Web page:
Detroit Public Theatre Starts New Season in New Home

Courtney Burkett, one of Detroit Public Theatre’s producing artistic directors, tells us what to expect this fall.
Rendering of the future Detroit Public Theatre headquarters. // Rendering courtesy of Detroit Public Theatre

Like a lot of great plays, it’s taken years for Detroit Public Theatre to find a stage of its own. This month, that will change as the homegrown company run entirely by women opens its very own doors to the public for the first time.

Detroit Public Theatre will launch its eighth season inside its own digs at the historic Third Avenue Garage in the city’s Cass Corridor, joining a busy block that includes the Selden Standard restaurant and the popular Barcade. It will be Detroit Public Theatre’s first season outside of its former home, Robert A. & Maggie Allesee Rehearsal Hall at the Fisher Music Center, where the Detroit Symphony Orchestra performs.

Its building dates back to 1927 and has been updated with state-of-the-art amenities. The black box theater will seat about 200 patrons per show and have seating designed to move around and accommodate each production’s unique set designs. A new lobby, box office, and bar called the Green Room will round out the additions to the space.

But what are fancy new accommodations without shows to match? Detroit Public Theatre will open its latest season with Mud Row (Sept. 21-Oct. 30), written by Tony-nominated Detroit playwright Dominique Morisseau, who also serves as the company’s executive artistic producer.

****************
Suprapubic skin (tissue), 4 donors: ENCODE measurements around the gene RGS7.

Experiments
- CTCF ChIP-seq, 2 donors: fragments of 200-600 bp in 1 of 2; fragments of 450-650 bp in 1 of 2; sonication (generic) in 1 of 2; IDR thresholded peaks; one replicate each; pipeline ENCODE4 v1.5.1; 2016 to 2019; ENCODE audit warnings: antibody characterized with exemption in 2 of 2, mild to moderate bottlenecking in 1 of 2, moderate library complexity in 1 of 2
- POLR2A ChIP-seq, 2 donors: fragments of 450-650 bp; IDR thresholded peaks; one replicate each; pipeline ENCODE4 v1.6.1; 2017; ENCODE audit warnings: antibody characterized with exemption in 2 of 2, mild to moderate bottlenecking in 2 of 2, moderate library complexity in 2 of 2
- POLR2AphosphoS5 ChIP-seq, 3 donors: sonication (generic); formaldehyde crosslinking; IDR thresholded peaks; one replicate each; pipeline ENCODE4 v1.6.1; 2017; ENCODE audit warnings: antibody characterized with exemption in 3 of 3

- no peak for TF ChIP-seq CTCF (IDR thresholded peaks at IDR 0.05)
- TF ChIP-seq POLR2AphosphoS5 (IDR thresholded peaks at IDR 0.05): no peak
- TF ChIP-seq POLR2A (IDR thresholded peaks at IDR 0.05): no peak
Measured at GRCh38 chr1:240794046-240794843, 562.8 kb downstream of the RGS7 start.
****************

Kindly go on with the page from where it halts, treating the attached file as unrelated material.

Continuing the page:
The play tells the story of two sisters forced to confront their shared heritage after one of them inherits their grandmother’s house.

“It’s got some really interesting things to say about inheritance, legacy, and place and how we are defined by our homes and the places we live,” says Courtney Burkett, one of three producing artistic directors and co-founders of Detroit Public Theatre. “It’s really interesting to be opening a new space in Detroit and to have that conversation about who these buildings and the overall community belong to.”

It’s rare in almost every industry to see women running the show (all three producting artistic directors are women), and “theater is no different,” says Burkett, who adds that diversity on stage and in the offices of independent theater is growing but not quite where it needs to be yet.

But starting Detroit Public Theatre from scratch nearly a decade ago has allowed Burkett and her team to play by their own rules.

“One of the great things about building this company from the ground up is that we don’t have to do things the way they were always done,” she says.

In addition to Mud Row, Detroit Public Theatre will also stage Noura by Michigan-born Iraqi American playwright Heather Raffo starting on Nov. 6. For the full fall season, visit

This story is from the September 2022 issue of Hour Detroit magazine. Read more in our digital edition